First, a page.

Every day, more than 2.5 quintillion bytes of data are created. A number so large our minds can’t comprehend it. In 2020, every minute, 41.6 million WhatsApp messages were sent, 1.4 million video and voice calls were made, 69,444 people applied for jobs on LinkedIn, and TikTok was downloaded 2,704 times – each transaction generating different types of data. To add another layer of complexity, there are projected to be 35 billion IoT devices worldwide in 2021, each churning out its own data. A large portion of this data is personally identifiable information, or PII, such as social security numbers and addresses. Data that must be protected to safeguard the lives, livelihoods, and privacy of individuals and businesses. Something you can’t put a price on.

Cisco Networking Academy Alumnus and security engineer, Billy Anglin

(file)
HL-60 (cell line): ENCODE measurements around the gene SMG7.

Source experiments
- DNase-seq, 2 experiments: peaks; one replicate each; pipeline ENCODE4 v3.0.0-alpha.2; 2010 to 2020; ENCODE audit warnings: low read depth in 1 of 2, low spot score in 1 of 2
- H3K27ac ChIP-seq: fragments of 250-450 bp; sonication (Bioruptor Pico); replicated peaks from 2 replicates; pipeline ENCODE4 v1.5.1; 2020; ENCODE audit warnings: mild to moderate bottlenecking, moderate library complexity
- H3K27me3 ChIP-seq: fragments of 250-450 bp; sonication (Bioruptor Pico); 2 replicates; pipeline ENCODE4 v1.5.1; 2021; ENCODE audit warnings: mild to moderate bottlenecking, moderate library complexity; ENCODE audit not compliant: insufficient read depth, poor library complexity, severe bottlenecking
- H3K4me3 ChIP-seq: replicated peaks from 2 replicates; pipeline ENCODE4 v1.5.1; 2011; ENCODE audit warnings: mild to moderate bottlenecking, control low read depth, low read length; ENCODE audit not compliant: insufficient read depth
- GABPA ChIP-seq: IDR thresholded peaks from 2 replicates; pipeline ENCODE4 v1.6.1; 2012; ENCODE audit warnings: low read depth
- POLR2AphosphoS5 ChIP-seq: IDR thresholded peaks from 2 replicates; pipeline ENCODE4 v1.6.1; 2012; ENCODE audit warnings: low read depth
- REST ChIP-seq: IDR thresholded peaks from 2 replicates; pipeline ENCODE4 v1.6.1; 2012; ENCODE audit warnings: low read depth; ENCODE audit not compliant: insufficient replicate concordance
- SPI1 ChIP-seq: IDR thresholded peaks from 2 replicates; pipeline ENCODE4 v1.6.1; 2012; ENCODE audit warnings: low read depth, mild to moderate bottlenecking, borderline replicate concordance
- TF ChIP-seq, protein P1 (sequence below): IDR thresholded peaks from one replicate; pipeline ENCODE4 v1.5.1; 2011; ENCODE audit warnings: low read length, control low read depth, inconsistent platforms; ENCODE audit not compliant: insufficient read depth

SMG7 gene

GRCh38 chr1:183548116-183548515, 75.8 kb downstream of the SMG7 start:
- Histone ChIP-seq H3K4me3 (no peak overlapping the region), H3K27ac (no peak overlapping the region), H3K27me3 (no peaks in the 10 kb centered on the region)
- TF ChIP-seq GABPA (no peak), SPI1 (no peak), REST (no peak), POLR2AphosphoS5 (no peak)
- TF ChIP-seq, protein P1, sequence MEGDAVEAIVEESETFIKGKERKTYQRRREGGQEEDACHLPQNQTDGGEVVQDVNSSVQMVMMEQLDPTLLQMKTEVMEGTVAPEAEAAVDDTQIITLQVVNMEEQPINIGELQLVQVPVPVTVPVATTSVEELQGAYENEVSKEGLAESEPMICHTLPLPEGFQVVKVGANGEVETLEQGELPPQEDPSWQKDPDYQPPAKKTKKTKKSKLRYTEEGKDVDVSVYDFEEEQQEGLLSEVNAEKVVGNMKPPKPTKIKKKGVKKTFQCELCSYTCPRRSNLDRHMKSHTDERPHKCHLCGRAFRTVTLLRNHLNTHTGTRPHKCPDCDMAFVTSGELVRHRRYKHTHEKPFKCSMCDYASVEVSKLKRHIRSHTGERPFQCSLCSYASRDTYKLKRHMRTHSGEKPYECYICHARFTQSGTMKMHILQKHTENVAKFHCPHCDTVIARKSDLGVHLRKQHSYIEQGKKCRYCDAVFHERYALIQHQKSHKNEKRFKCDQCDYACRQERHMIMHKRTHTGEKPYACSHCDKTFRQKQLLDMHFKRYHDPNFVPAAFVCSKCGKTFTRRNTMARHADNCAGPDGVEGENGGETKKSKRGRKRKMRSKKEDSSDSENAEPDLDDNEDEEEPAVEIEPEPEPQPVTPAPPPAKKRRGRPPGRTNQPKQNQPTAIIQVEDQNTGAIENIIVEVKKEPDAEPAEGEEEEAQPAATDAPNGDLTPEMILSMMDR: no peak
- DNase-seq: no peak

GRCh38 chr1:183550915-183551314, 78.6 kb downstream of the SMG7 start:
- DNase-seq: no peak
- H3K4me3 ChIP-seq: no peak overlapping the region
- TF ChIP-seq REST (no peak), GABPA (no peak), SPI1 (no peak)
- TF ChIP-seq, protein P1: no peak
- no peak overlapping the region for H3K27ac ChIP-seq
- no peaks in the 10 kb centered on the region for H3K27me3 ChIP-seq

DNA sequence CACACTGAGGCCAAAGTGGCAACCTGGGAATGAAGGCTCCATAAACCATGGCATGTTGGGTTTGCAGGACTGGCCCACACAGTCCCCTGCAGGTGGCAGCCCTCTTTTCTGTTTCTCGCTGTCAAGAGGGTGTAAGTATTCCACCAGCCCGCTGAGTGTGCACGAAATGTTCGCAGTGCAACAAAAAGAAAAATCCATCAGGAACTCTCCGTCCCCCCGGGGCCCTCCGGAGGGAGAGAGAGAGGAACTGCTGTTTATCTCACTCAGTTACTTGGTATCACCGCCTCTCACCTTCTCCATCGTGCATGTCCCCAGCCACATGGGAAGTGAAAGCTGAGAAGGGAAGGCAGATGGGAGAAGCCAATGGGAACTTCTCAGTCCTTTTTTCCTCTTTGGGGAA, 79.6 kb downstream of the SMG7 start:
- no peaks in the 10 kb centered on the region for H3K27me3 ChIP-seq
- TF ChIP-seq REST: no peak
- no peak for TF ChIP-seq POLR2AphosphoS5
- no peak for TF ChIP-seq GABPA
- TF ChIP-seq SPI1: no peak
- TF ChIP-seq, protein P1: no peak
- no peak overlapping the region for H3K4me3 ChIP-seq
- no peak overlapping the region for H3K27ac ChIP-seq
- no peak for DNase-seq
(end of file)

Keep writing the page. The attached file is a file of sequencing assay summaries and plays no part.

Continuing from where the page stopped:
Billy Anglin, Cisco Networking Academy alumnus

Last year was the worst year on record for data breaches. Globally, a staggering 36 billion records were exposed, and nearly 3,000 publicly reported breaches occurred in the first three quarters (Security Magazine). It’s no wonder then, we need today, Data Privacy Day, to raise awareness about how data is used and why data privacy is so important. To learn more about this critical topic, I turned to Billy Anglin, Cisco Networking Academy alumnus and security engineer.

How is personal information or data being used today, and why is data privacy so important?